The winters quest to get comfortable with ‘unnatural’ light continued a couple of weekends ago, with my inaugural session alongside the Essex Strobist gang from Flickr. What a lovely bunch. A great crew of MUA’s and models turned up to our shoot at a studio called murder mile in Clapton North London, which was full of some pretty amazing setups and some rather ‘intriguing’ lets say, props. More on that to come if I have the courage to post some other shots from the day, but meanwhile, here’s a keeper – the lovely Kyia Rose getting to grips with one of a selection of whips we encountered on the day. Hope you like it. Don’t be afraid to comment!
Model: Kyia Rose, MM#1855960
MUA: Sue Ellen MM#1215901
Strobalism: Strobeam through Octabank Camera left, Speedlite through honeycomb camera right, fired by Pocket WIzards.
An Old Man sells Tuna at Mercato del Capo, Palermo. I love going here year after year when in Sicily, you always notice the same old faces in the market – plying their wares and going about their daily business. I hope these places can stand the onslaught of the supermarkets, they are part of the true soul of our cities. In other news, a rainy weekend in London has me homebound doing chores and catching up with my photos. I have a growing stack of images to upload this year but life just gets in the way of working through them, hence I’m falling further and further behind. So many stories to share – time to get to work…!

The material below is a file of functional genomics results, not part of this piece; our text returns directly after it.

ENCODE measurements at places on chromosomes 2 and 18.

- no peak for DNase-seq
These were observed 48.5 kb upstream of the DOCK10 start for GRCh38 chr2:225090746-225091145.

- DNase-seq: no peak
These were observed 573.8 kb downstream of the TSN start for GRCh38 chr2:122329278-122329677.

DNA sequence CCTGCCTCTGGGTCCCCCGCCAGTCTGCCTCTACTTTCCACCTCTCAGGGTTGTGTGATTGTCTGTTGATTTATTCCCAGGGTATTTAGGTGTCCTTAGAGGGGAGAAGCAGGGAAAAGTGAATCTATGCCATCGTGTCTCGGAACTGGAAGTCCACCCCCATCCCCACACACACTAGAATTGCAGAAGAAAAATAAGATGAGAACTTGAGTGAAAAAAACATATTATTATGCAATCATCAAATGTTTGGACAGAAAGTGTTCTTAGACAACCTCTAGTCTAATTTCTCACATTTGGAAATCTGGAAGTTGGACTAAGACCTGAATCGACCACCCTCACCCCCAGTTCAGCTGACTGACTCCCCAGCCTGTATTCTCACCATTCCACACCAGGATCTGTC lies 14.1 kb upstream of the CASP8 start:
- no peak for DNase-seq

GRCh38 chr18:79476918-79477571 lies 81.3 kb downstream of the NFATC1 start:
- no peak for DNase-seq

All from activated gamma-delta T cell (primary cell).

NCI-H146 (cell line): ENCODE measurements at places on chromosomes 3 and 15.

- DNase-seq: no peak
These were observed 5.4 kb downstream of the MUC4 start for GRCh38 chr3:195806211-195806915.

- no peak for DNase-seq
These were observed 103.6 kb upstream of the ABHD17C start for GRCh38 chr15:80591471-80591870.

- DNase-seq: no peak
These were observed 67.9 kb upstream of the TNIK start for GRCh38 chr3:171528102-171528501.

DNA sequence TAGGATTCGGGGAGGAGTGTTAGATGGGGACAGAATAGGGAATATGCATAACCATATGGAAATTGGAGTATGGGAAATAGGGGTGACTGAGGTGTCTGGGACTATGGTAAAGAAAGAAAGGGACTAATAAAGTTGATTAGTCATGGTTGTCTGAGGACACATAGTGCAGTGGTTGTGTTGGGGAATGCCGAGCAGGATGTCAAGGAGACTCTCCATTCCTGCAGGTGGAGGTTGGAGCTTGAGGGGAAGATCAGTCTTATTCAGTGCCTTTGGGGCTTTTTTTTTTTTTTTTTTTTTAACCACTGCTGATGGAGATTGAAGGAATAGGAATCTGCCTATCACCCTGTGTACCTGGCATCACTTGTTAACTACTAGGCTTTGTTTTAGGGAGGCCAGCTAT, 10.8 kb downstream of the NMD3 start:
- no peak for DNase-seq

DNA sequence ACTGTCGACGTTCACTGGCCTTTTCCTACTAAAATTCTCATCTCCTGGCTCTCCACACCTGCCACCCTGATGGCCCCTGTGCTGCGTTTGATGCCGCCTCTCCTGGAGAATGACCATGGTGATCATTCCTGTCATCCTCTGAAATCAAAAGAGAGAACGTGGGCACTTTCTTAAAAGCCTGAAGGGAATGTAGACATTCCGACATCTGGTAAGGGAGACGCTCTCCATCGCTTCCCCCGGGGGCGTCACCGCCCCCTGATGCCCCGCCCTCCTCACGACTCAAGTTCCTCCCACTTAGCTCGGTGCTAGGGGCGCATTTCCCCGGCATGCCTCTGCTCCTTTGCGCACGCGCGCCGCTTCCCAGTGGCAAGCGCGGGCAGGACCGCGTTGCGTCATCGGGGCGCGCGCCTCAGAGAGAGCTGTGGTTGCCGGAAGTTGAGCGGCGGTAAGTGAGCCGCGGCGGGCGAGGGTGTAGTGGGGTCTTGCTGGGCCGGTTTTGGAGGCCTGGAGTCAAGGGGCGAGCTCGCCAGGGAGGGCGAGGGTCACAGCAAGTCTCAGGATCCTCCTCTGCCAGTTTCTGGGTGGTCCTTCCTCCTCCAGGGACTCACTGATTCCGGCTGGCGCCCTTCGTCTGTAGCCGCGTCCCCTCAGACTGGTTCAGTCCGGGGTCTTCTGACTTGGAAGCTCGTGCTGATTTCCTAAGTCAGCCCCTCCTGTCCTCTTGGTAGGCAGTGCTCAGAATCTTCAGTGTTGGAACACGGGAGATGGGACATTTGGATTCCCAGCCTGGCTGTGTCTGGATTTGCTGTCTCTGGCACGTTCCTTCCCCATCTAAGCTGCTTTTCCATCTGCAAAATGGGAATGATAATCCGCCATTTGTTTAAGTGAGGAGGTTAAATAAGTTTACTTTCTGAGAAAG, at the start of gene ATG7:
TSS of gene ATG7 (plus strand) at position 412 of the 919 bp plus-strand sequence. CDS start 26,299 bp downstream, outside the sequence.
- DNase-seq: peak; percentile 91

I can’t determine if this beautiful building is a government ministry or a hotel. Clocked as we wearily made our way back to the hotel after a long day trudging the tourist trail in Prague. Weekend’s away (particularly in winter) are exhausting when you visit new places! I find we walk for miles and miles, buzzed to see all we can in a very short period of time. Just…can’t….relax
I bought a new lens in January, a Tamron 17-50 2.8. Its a really well reviewed ‘fast wide-mid zoom’ and rounds out my kit very nicely, I hope it will come in handy for both street and travel shooting, as well as being a versatile option when shooting portraits. January likes to keep us brits indoors but I had been scouting some locations on the roads heading out of London, wanting to capture some light trails in the Heathrow area. One sunday was particularly ‘photo friendly’, I could sense a great sunset was coming. So out we went – as the weekend traffic was heading home into West London, I faced the other way, hit the accelerator and sped out West to capture this shot. Traffic tried to get in my way, but eventually we broke through and here was the result.
It seems to be ‘Prague season’ on this site at the moment….it just felt like the right thing to do – get my snow shots up and out there on the interweb whilst we ae still in the depths of winter.
HOWEVER! what excites me much more about this particular shot? Well, its the first time I have processed an image in my life, using a properly calibrated monitor, in this case my beloved Macbook Pro.